A leading human rights group released a report today showing continued repression of women and girls in western Afghanistan. The Human Rights Watch (HRW) report, entitled “We Want to Live as Humans: Repression of Women and Girls in Western Afghanistan,” found that in the Herat province, women’s rights to work, to free speech, and to free association continue to be curtailed. The group focuses on Herat but says that the situation is similar in other provinces in Afghanistan. Herat is currently under the control of a local warlord named Ismail Khan, who has stifled political dissent and independent media in the province in addition to imposing Taliban-like restrictions on women and girls, according to the report.
“Many people outside the country believe that Afghan women and girls have had their rights restored. It’s just not true. Women and girls are still being abused, harassed, and threatened all over Afghanistan, often by government troops or officials,” said Zama Coursen-Neff, co-author of the report. According to the report, women’s participation in the reconstruction process is minimal, “leaving little hope for their broader political participation in the future.” Women are discouraged from working with the UN or international nongovernmental organizations, and almost no women have been invited to work in the Herat government, HRW reports. In addition, the report states that jobs for women are few, that women must still wear the burqa in public, that women are sometimes forced to undergo medical examinations to determine whether they’ve had recent sexual intercourse, and that women are prohibited from driving or riding a bicycle.
Human Rights Watch recommends that the United Nations and the United States work to strengthen the Afghan Ministry of Women’s Affairs and the Afghan Human Rights Commission in order to support women’s rights to free speech and political participation. The group further urges the US to discontinue any support of Khan or other local warlords, instead arguing that security needs to be ensured through the expansion of international peacekeeping troops. The US has been very supportive of the warlords of the Northern Alliance, allies in the war against the Taliban. Coursen-Neff also argued in the Washington Post that the UN must make human rights protection a higher priority, noting that even as Afghan President Hamid Karzai released 20 women from prison who were jailed for “moral crimes” such as adultery , Kabul’s police chief said he would continue to arrest women for these “crimes.”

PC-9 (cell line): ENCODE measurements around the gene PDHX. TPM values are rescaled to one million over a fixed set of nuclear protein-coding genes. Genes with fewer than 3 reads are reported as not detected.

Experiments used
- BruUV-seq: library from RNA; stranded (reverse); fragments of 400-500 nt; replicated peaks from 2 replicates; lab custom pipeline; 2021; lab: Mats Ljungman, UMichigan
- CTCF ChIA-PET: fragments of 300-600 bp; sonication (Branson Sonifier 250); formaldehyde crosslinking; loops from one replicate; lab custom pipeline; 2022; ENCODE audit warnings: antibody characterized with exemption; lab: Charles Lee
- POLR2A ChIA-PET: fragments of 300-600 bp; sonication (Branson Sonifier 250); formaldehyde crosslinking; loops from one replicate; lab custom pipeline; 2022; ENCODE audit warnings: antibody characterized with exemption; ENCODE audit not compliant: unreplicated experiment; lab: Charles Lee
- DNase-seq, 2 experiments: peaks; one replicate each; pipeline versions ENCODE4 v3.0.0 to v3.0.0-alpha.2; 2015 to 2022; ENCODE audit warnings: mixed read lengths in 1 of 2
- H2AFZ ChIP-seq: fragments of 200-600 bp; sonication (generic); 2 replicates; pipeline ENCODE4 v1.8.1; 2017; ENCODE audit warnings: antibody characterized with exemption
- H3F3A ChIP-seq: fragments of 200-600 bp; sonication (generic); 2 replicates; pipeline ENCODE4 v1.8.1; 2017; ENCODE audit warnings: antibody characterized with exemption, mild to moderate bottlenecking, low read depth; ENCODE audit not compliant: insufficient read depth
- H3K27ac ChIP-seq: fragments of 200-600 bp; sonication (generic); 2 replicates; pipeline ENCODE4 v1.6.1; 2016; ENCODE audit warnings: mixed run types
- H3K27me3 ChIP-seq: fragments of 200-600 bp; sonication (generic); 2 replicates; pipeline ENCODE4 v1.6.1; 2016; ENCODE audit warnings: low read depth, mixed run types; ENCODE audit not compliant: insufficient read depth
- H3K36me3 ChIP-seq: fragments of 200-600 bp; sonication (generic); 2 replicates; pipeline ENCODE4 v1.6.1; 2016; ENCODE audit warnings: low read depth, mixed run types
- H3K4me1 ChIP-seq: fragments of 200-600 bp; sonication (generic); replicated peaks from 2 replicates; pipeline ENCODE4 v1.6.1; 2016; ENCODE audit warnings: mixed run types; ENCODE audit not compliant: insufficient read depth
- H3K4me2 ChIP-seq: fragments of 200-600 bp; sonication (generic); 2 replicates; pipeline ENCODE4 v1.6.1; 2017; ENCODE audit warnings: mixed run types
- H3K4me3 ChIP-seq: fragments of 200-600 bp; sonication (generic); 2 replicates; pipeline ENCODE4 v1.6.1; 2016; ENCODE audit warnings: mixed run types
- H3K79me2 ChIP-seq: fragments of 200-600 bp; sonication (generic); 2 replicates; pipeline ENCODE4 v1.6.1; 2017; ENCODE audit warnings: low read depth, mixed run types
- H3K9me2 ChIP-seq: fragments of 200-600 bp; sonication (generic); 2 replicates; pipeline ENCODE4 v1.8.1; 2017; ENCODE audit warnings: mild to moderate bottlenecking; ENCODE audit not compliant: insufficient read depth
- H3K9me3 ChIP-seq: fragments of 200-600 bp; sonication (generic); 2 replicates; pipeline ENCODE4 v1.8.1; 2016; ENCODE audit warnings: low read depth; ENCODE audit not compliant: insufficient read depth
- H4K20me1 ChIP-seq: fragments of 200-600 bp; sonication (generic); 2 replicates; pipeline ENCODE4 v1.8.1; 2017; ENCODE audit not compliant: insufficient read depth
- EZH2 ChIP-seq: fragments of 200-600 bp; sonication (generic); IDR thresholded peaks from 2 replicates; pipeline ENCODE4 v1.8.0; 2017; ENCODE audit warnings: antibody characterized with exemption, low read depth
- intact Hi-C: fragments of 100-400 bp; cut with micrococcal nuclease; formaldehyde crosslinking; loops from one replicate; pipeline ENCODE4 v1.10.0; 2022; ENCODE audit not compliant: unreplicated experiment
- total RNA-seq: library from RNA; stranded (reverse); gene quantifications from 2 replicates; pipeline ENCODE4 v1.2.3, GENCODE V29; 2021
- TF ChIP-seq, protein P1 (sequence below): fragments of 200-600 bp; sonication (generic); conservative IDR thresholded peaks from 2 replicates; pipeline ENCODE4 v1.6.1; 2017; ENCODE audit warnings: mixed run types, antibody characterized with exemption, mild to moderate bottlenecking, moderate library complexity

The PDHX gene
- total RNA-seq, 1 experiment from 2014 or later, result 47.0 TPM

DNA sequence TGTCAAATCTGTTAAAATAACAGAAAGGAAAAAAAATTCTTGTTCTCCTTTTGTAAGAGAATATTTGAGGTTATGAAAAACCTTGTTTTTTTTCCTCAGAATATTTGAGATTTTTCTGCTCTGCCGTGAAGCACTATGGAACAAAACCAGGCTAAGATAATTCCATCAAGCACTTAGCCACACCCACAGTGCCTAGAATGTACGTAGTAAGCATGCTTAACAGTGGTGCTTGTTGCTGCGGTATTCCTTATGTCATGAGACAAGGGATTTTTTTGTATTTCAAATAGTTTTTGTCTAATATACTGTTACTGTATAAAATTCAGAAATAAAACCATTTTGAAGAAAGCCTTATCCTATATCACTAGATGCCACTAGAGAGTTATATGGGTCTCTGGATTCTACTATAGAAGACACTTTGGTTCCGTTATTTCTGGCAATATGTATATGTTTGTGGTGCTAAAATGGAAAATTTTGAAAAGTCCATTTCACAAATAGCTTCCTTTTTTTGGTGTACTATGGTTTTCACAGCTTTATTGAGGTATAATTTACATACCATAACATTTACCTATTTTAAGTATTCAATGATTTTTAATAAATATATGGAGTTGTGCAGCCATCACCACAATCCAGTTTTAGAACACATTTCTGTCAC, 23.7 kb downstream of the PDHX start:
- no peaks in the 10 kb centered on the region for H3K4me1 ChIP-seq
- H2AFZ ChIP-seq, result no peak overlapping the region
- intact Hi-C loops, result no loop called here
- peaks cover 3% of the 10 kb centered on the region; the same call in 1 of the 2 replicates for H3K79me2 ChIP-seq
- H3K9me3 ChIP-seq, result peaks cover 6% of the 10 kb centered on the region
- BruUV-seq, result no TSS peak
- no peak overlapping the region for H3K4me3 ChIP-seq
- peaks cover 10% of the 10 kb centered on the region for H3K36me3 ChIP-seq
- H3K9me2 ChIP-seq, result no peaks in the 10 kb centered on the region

President Bush recently signed the Afghan Freedom Support Act of 2002, which authorizes $2.3 billion in aid to Afghanistan over four years and $1 billion to expand international peacekeeping troops. The Act also includes language by Senator Barbara Boxer (D-CA) that makes Afghan women a funding priority, earmarking $15 million each year for the Ministry of Women's Affairs and $5 million each year for the Independent Human Rights Commission. However, the Bush Administration’s 2003 budget forwarded to Congress does not include any funding for Afghan reconstruction or expansion of ISAF. This authorization is a major step in securing the funding necessary for Afghan reconstruction and security. The funds must still be appropriated by Congress when it convenes next year, and the Bush Administration must take action to support the expansion of international peace troops within and beyond Kabul.
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Emphasizing her party's commitment to maintaining Taiwan's independence from China, Tsai won over young voters eager to usher in a political changing of the guard following some 70 years of dominance by the pro-Chinese unification party, the Kuomintang (KMT), chaired by presidential opponent Eric Chu. . . .